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“Whether you are visiting the National Mall in Washington or the waterfalls at Yosemite, parks take us outside the confines of our routine existence, raise our vision beyond daily distraction and put us in touch with our history and the natural world,” explained Susan Goldberg, Editor in Chief of National Geographic Magazine. In an interview about the Partners in Preservation Campaign, we discussed the origins of the effort, the significance of U.S. national parks to American society, media coverage of historical locations and landmarks, and much more.
Tell me a little bit about why National Geographic joined forces with American Express and the National Trust for Historic Preservation to launch the Partners in Preservation Campaign?
Our decision to join forces with Partners in Preservation and its #VoteYourPark campaign is rooted in a shared commitment to the celebration and conservation of the world’s most meaningful and culturally significant sites. For all of 2016, as part of our coverage of the centennial of the National Parks Service, we have been creating content about parks. This paired up well with efforts by American Express and the National Trust for Historic Preservation to help the parks, and we got involved to activate our passionate audience who cares so much about these issues. National Geographic has a long history of supporting and reporting on our National Parks: the National Geographic Society helped draft legislation to establish the National Park Service in 1916.
How would you describe the cultural, educational and environmental significance of U.S. national parks to American society?
National parks are a piece of the American soul. Whether you are visiting the National Mall in Washington or the waterfalls at Yosemite, parks take us outside the confines of our routine existence, raise our vision beyond daily distraction and put us in touch with our history and the natural world. The U.S. national parks also serve as repositories of geological and biological diversity, drawing people from around the world to celebrate and protect these special places.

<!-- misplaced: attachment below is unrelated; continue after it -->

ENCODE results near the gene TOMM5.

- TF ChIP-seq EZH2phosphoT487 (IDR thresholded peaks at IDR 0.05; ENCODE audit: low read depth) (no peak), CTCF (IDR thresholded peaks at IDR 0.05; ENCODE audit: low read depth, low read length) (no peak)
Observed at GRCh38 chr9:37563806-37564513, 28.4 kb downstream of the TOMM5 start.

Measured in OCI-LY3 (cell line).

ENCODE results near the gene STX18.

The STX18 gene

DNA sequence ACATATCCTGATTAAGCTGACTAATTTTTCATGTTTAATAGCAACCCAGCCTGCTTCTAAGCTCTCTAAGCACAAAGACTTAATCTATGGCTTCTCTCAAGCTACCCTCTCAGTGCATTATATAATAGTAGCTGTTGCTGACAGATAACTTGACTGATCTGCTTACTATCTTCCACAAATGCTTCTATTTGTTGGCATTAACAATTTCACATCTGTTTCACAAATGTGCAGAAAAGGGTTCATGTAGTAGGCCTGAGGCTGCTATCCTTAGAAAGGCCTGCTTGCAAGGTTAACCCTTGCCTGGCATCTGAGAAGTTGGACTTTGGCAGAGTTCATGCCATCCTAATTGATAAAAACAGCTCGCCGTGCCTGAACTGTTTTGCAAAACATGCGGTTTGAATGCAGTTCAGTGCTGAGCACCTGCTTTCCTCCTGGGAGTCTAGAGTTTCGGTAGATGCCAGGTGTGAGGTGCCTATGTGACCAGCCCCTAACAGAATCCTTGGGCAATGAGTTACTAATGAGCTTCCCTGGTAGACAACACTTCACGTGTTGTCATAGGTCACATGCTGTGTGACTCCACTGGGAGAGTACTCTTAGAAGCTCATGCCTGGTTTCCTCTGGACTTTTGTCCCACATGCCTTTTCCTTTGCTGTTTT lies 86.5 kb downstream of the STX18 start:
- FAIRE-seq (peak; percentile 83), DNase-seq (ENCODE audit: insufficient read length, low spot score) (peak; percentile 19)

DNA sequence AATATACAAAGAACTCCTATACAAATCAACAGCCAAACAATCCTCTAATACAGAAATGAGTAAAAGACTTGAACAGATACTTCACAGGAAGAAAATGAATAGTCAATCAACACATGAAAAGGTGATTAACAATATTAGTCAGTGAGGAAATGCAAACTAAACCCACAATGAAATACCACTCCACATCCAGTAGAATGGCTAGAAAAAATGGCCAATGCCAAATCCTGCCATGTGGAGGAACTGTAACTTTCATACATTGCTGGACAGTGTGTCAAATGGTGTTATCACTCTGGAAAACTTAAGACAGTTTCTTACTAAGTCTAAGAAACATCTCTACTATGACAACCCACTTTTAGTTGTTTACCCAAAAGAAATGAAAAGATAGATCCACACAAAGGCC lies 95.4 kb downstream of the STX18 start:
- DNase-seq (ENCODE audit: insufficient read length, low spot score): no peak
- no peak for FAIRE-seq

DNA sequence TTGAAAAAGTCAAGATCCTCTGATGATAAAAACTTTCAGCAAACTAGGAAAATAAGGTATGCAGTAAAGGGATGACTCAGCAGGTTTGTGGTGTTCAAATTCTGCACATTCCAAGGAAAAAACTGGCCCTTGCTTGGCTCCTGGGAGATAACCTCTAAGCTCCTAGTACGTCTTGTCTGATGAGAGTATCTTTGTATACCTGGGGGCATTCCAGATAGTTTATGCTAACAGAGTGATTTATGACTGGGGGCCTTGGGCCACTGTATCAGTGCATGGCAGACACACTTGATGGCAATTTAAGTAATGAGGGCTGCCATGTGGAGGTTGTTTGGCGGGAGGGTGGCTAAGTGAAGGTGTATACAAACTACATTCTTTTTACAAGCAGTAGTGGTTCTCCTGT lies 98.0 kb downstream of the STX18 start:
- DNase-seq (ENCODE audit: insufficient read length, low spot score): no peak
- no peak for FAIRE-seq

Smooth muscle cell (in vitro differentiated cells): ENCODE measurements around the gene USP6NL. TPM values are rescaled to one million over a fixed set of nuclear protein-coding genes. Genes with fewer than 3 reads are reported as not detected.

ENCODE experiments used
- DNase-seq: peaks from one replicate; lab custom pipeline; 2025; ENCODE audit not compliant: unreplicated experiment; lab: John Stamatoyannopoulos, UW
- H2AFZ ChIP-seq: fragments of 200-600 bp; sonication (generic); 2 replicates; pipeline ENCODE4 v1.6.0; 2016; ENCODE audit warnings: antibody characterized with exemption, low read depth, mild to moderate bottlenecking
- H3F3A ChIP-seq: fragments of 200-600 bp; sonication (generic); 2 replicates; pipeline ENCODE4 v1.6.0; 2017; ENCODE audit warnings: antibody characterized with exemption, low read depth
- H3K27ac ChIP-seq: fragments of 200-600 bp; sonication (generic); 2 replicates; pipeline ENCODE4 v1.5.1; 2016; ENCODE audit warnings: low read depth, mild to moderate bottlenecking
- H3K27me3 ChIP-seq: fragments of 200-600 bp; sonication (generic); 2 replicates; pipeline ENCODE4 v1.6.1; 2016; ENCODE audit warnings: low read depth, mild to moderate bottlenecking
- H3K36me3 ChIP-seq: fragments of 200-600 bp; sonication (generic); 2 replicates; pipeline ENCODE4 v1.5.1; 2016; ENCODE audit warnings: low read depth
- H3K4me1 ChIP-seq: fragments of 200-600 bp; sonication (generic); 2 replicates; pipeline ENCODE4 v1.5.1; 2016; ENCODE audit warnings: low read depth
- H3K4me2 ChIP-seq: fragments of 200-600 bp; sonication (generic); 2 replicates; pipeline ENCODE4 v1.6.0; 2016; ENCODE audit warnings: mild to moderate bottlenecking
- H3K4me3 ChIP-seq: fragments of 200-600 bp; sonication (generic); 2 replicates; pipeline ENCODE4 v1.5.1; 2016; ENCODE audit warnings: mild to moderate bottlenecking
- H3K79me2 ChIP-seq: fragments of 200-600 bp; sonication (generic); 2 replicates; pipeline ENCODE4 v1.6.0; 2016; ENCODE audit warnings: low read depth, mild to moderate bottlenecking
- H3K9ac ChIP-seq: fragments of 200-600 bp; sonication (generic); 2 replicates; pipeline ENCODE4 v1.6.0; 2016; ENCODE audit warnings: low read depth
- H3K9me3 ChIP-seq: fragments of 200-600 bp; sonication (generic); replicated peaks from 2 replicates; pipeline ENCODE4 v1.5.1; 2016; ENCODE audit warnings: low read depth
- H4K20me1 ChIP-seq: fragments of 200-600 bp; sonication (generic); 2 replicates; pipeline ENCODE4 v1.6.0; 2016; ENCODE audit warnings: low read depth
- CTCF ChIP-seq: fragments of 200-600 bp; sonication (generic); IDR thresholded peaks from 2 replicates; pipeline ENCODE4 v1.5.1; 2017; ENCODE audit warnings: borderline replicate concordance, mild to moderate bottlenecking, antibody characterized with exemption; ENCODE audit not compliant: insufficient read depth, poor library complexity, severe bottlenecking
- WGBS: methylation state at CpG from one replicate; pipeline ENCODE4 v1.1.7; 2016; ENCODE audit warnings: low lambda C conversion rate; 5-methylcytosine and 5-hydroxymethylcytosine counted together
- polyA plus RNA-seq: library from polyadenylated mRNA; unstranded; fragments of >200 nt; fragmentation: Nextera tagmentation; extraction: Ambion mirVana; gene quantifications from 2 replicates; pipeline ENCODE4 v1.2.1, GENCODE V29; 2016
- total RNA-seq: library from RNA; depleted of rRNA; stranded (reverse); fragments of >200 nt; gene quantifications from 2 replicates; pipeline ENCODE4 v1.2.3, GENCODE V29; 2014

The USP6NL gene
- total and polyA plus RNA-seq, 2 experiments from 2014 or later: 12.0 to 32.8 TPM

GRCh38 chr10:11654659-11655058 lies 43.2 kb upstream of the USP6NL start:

When we think about National Geographic, we think about the wonders of nature, history, wildlife, travel and exploration. Where does historic preservation fit into the context of your coverage, and why is it so important to spotlight this aspect of our world?
National Geographic has always played a unique and important role in bringing the story of America’s national parks to a diverse worldwide audience, drawing attention to their beauty, their challenges, and their importance as places where we can study and protect our natural, cultural and historical heritage. National Geographic has consistently featured the National Park System and specific national parks across all of our publications, television channels, and website. These features provide information and inspiration to individuals worldwide and educate Americans about the importance of protecting our nation’s heritage. Reporting on historical sites around the world is something we have done from the very beginning, as a way to inspire our readers to care about these places and their preservation; historic preservation goes hand in hand with scientific exploration and conservation and is part of our DNA.
How would you rate the media coverage of historic sites and landmarks across the news and magazine spectrum as it relates to travel, culture, education or otherwise?
Despite the blizzard of information that we all are bombarded with every day, coverage of historic sites tends to happen only when there has been some kind of disaster. For example, Palmyra in Syria has received significant attention only after ISIS started destroying it. At National Geographic, we regularly feature news related to historic sites and landmarks in an effort to inform and inspire people to care about the planet, crisis or not, and I wish more news and information outlets would pay attention to these important issues on a regular basis.
What are some other historic sites, nationally or internationally, that are in desperate need of preservation and protection?
This is like picking among your children! There are too many sites that come to mind. So many schools, bridges, tunnels, homes and places where pivotal moments in our history took place need attention. One example is Ebenezer Baptist Church in Atlanta, where Dr. Martin Luther King Jr. was pastor until his death in 1968. The church reopened in 2011 after renovations were made to restore it to how it looked in the 1960s. Now the outside of the building needs to be preserved. But there are so many places that are important to so many communities that it's really impossible to single any one out.